Friday, 25 July 2014


Mason Jr is a 6 year old boy living at home with his single mother Olivia and his sister, 8 year old Samantha. Live is as you would expect; bedtime stories, hanging out with friends, going to school and dealing with Mum's annoying boyfriend. However, Olivia announces that they are moving to Houston to allow her to go to college. From there, the life of Mason Jr is tracked over the next twelve years as he grows from a boy into a man. We see him as he meets new friends, spends every other weekend with his father, dealing with his sister and his Mum's new husband(s), all the while growing up and deciding where his future lies...

We live in a fantastic time. We have computers the size of TV remotes in our pockets which can access the world's information just by saying "OK Google", we're more affluent and free in our choices and decisions than we ever have been as a society, and we live in a time where Richard Linklater is making films. What an amazing director who doesn't get nearly enough credit when he deserves tons and tons of it.  He began his career making Slacker and Dazed and Confused, two films which inspired a number of generation X'ers to become film makers, and films which audiences continue to adopt and identify with to this day. Since then, Linklater has been a writer and director of films which continue to show modern American life and its quirks through unique characters and situations. His Before trilogy has been met with wild acclaim throughout all 3 films, he brought us Jack Black's revival in Bernie and entertained millions with School of Rock. However, it was during the filming of School of Rock that he embarked on a passion project that would consume his life for the next 12 years: The brilliant Boyhood.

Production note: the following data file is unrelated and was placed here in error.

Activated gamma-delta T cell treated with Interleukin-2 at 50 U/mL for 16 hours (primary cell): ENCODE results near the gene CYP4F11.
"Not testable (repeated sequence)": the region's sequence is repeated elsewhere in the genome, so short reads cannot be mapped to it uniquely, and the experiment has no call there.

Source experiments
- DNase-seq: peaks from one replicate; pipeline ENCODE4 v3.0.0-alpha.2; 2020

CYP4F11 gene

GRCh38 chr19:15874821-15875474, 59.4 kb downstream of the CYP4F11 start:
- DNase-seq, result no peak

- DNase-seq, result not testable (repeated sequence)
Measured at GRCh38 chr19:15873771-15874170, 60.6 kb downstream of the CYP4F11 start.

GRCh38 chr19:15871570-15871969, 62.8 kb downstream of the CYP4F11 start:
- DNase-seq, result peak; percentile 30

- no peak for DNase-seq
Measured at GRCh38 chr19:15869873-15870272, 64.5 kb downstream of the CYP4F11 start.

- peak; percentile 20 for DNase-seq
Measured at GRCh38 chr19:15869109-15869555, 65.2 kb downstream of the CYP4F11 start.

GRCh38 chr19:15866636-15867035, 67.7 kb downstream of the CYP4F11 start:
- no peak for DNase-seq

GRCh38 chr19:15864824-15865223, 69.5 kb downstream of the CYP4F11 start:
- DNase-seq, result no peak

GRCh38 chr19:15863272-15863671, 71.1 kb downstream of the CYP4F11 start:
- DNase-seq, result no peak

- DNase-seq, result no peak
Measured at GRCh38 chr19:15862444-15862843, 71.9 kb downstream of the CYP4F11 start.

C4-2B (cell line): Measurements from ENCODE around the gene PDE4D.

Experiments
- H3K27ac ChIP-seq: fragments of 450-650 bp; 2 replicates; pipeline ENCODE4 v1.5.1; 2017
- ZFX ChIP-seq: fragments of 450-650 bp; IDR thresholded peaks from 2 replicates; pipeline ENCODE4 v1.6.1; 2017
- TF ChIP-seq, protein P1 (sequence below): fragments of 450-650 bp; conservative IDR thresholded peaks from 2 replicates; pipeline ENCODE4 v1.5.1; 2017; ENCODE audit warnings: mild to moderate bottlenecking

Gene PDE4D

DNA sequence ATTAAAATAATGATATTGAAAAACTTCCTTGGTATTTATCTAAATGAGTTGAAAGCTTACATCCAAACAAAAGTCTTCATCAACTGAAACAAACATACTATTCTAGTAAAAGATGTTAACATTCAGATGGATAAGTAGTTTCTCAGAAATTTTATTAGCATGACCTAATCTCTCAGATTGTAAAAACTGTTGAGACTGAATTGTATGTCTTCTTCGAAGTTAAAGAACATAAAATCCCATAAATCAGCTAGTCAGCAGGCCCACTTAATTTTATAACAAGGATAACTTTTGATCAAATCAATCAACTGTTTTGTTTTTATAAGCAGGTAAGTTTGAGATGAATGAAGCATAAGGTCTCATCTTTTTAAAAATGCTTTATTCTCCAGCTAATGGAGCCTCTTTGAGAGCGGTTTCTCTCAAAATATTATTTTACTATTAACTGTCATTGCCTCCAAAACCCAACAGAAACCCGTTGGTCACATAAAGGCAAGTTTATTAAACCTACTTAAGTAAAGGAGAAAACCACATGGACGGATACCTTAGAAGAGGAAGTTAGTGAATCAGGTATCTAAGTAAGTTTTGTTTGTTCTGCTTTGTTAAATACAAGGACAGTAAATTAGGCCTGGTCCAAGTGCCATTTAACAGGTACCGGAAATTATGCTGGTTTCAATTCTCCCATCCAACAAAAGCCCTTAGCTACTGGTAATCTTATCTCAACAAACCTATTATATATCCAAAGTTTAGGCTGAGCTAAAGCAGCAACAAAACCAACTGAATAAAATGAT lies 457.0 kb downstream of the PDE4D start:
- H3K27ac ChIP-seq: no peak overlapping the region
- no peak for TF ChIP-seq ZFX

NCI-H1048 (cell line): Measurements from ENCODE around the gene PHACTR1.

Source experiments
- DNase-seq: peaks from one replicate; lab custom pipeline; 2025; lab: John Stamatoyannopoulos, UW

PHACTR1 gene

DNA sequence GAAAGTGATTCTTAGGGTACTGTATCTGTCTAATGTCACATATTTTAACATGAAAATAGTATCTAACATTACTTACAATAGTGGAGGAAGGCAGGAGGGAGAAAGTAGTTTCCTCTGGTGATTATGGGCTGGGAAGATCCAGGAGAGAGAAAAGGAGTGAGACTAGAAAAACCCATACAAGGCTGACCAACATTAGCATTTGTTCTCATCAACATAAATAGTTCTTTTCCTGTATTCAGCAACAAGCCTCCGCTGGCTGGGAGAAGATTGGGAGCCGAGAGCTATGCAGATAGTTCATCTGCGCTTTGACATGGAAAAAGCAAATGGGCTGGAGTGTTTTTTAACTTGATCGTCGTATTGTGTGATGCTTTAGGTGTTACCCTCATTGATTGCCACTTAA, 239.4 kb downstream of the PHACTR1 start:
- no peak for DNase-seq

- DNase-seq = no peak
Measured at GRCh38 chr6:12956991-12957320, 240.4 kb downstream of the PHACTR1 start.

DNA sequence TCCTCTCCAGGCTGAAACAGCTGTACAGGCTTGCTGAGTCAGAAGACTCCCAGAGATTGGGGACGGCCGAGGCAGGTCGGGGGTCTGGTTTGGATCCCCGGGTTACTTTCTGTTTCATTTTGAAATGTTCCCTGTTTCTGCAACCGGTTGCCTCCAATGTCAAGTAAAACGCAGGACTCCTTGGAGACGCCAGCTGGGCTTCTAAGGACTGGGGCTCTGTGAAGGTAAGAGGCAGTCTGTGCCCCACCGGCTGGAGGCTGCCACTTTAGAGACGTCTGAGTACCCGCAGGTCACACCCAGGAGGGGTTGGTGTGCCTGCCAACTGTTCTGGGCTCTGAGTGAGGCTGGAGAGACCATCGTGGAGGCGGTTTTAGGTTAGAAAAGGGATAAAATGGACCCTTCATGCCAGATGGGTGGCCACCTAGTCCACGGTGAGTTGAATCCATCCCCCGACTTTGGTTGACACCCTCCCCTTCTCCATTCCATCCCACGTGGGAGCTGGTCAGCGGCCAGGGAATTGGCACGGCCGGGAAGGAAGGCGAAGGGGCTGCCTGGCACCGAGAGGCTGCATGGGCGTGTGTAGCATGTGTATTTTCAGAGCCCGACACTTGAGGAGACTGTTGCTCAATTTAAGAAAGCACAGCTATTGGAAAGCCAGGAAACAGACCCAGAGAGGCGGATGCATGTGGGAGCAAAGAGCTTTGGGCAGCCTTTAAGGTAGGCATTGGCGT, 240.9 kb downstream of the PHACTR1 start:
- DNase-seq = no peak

Ethan Hawke described the making of this as the cast and crew getting together for a month every year and making 12 short films in 12 years. It doesn't feel like that. Despite the massive time gaps between filming dates, everything you see is one coherent narrative, it never falters or stutters. It's an extraordinary achievement to be able to craft a cohesive film from 12 years of filming, considering regular films that go into extra time filming often feel disjointed. I give massive credit to the continuity editors for getting everything right (apart from one scene, where each shot is clearly filmed at a different time of day and probably during a different filming period also). That one scene aside, everything else is spot on and it's a fascinating story of a young man growing up with a series of challenges to face and decisions to make. I think what makes this film work is that Linklater doesn't rush things, he realises real drama takes time to unfold and evolve and uses his 12 year time frame to great effect. It's a whole life story, and encompasses all aspects of Mason Jr's life from his home life with his mum, sister and absent dad, to his school life, to his friends and relationships. Boyhood becomes one of those films that is immediately identifiable with a large majority of its audience, simply because of how much ground it covers in almost 3 hours.